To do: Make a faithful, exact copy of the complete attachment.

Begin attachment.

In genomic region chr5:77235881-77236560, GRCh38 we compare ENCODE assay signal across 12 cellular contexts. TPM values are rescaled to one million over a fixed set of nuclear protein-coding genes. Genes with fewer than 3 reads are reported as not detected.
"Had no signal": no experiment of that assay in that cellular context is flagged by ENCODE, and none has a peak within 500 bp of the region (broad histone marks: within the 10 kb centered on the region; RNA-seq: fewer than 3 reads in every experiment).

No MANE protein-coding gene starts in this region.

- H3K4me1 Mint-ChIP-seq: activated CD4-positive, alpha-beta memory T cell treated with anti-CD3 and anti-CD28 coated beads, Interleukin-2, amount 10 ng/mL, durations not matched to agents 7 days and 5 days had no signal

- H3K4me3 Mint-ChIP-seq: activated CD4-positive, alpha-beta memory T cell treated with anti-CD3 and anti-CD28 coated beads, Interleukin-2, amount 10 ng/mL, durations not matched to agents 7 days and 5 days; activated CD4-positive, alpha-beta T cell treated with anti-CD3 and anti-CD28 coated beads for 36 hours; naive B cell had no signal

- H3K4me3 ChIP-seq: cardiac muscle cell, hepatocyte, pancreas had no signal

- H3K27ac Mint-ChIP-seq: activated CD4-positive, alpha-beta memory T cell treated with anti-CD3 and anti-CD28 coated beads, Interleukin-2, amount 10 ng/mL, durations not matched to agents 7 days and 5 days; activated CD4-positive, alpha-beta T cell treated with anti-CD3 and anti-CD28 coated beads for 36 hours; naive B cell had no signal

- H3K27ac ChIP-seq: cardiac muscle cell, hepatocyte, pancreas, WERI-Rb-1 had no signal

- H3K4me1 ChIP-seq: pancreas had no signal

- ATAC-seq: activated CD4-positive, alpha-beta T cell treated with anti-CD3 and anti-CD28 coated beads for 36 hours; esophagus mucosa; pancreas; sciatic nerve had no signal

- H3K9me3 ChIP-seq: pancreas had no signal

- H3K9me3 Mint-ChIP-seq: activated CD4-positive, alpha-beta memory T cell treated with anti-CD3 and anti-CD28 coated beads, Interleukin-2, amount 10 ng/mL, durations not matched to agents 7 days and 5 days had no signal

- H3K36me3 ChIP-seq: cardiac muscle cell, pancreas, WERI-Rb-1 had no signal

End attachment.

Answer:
In genomic region chr5:77235881-77236560, GRCh38 we compare ENCODE assay signal across 12 cellular contexts. TPM values are rescaled to one million over a fixed set of nuclear protein-coding genes. Genes with fewer than 3 reads are reported as not detected.
"Had no signal": no experiment of that assay in that cellular context is flagged by ENCODE, and none has a peak within 500 bp of the region (broad histone marks: within the 10 kb centered on the region; RNA-seq: fewer than 3 reads in every experiment).

No MANE protein-coding gene starts in this region.

- H3K4me1 Mint-ChIP-seq: activated CD4-positive, alpha-beta memory T cell treated with anti-CD3 and anti-CD28 coated beads, Interleukin-2, amount 10 ng/mL, durations not matched to agents 7 days and 5 days had no signal

- H3K4me3 Mint-ChIP-seq: activated CD4-positive, alpha-beta memory T cell treated with anti-CD3 and anti-CD28 coated beads, Interleukin-2, amount 10 ng/mL, durations not matched to agents 7 days and 5 days; activated CD4-positive, alpha-beta T cell treated with anti-CD3 and anti-CD28 coated beads for 36 hours; naive B cell had no signal

- H3K4me3 ChIP-seq: cardiac muscle cell, hepatocyte, pancreas had no signal

- H3K27ac Mint-ChIP-seq: activated CD4-positive, alpha-beta memory T cell treated with anti-CD3 and anti-CD28 coated beads, Interleukin-2, amount 10 ng/mL, durations not matched to agents 7 days and 5 days; activated CD4-positive, alpha-beta T cell treated with anti-CD3 and anti-CD28 coated beads for 36 hours; naive B cell had no signal

- H3K27ac ChIP-seq: cardiac muscle cell, hepatocyte, pancreas, WERI-Rb-1 had no signal

- H3K4me1 ChIP-seq: pancreas had no signal

- ATAC-seq: activated CD4-positive, alpha-beta T cell treated with anti-CD3 and anti-CD28 coated beads for 36 hours; esophagus mucosa; pancreas; sciatic nerve had no signal

- H3K9me3 ChIP-seq: pancreas had no signal

- H3K9me3 Mint-ChIP-seq: activated CD4-positive, alpha-beta memory T cell treated with anti-CD3 and anti-CD28 coated beads, Interleukin-2, amount 10 ng/mL, durations not matched to agents 7 days and 5 days had no signal

- H3K36me3 ChIP-seq: cardiac muscle cell, pancreas, WERI-Rb-1 had no signal